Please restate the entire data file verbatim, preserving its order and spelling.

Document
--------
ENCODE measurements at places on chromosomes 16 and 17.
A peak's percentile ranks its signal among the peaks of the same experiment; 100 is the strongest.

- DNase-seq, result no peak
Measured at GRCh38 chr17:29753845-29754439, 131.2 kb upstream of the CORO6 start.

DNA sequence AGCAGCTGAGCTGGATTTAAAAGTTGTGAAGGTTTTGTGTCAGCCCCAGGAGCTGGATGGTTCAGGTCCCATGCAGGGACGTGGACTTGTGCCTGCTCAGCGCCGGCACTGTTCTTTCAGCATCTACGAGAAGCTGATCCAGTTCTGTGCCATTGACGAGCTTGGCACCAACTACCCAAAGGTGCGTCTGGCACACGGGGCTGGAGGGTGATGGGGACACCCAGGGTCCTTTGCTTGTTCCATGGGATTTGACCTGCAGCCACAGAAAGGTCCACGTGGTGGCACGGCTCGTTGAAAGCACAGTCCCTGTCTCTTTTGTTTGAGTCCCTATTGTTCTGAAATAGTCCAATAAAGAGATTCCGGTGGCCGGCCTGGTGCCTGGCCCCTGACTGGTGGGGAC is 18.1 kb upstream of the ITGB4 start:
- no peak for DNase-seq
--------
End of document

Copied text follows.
ENCODE measurements at places on chromosomes 16 and 17.
A peak's percentile ranks its signal among the peaks of the same experiment; 100 is the strongest.

- DNase-seq, result no peak
Measured at GRCh38 chr17:29753845-29754439, 131.2 kb upstream of the CORO6 start.

DNA sequence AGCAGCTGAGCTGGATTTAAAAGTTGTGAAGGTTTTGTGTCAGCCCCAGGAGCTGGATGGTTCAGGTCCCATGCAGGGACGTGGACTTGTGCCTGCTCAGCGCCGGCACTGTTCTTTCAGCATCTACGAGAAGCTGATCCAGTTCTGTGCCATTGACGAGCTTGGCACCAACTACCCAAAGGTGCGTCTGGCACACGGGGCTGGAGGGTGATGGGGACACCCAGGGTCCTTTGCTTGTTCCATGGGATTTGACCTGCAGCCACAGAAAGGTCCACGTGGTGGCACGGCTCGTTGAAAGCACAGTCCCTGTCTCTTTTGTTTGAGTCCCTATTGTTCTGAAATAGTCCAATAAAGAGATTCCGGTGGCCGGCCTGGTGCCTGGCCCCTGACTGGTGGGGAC is 18.1 kb upstream of the ITGB4 start:
- no peak for DNase-seq